Forte di Belvedere
The hill of Boboli is the only high ground encompassed (or partly encompassed, at least) within the late 13th century city walls, with the Gate of San Giorgio set in them at their highest point. The hills across the Arno were always considered one of the weak spots in the city's defences, a sensation that only increased with the invention of artillery in the early modern era.
The Fortezza di San Giovanni Battista (later known as the Fortezza da Basso) commissioned by Giulio de' Medici – Pope Clement VII - from Antonio da Sangallo the Younger between 1534 and 1537, was certainly intended to play a defensive role in the level area around the city, but its chief purpose was to safeguard the ducal family and court from turmoil inside the city. They could reach the fort from the nearby Palazzo Medici in Via Larga extremely rapidly.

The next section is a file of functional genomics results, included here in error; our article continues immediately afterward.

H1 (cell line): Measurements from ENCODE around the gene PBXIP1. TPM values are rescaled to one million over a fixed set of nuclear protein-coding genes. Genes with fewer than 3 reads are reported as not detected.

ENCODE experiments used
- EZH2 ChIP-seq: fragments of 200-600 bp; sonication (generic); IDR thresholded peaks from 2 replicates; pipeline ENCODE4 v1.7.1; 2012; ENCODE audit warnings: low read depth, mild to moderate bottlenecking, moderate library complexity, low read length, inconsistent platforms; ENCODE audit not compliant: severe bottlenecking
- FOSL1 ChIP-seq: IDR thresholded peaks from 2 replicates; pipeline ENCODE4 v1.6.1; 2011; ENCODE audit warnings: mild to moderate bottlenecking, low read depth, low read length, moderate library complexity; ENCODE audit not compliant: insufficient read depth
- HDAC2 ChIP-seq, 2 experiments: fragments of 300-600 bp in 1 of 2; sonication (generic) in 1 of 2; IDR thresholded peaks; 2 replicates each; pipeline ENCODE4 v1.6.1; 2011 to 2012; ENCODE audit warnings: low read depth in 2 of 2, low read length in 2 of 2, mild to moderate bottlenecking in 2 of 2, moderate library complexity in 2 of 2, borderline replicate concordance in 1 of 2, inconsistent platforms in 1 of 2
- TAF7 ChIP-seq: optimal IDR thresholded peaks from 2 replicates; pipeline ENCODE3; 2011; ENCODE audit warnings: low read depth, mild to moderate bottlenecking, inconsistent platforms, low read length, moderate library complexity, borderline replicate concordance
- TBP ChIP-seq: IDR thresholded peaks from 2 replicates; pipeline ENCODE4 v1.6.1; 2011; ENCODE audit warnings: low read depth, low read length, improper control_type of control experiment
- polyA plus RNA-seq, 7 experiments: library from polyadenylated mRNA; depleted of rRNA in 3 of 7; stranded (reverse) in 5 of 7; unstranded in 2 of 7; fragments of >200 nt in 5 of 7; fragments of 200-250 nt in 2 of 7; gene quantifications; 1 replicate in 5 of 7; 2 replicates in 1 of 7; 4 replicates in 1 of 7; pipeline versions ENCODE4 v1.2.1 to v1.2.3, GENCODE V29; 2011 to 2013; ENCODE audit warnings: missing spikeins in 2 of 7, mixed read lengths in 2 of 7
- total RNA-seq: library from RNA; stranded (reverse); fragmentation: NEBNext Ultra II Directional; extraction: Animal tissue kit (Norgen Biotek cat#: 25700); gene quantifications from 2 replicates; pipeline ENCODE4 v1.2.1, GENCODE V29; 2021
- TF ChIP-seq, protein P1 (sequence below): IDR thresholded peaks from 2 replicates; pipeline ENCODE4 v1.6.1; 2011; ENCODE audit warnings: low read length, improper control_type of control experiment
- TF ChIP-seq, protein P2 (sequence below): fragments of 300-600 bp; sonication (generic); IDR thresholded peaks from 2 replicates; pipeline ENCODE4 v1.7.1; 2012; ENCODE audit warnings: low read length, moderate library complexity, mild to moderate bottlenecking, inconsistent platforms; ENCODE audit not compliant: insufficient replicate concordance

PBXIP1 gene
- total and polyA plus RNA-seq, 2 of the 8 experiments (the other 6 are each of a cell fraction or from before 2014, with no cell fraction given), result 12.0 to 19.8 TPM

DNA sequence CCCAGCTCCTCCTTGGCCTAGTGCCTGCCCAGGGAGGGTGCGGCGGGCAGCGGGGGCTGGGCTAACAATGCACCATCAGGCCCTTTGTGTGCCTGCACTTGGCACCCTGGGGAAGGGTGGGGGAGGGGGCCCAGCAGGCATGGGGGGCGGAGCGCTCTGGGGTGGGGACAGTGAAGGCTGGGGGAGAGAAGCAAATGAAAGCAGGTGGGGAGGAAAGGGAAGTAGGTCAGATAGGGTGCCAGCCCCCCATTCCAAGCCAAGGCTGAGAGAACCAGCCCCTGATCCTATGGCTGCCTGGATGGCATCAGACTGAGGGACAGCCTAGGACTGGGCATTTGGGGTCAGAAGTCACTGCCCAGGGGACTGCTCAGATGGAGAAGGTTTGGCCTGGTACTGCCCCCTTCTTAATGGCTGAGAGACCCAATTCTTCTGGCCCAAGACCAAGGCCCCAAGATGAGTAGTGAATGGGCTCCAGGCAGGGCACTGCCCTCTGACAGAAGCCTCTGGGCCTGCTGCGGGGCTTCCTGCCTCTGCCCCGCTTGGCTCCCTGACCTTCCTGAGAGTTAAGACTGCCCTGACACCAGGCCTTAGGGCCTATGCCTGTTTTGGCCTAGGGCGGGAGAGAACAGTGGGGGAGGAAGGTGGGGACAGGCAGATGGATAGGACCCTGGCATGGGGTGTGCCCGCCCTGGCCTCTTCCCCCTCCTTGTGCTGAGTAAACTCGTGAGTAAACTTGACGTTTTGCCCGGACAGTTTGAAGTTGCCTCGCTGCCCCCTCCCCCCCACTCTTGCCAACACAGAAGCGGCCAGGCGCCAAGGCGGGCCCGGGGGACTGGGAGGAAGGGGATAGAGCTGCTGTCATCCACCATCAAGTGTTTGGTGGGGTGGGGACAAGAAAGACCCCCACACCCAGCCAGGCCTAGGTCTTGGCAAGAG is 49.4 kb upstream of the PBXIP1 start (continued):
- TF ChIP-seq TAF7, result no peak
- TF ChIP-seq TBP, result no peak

Alessandro's successor, Cosimo I, was to have the hill of San Miniato fortified and its defensive walls erected towards the middle of the 16th century, creating a bastioned curtain wall inside the 14th century walls stretching from San Frediano to Boboli.
The grand ducal court's final move from Palazzo Vecchio to Palazzo Pitti under Ferdinando I must have influenced the decision to build the new fort right up against the walls surrounding the Boboli Gardens adjacent to Palazzo Pitti. This would allow the prince and the court to rapidly and safely reach a fortified place of shelter overlooking the city in the event of a threat coming from inside the city itself.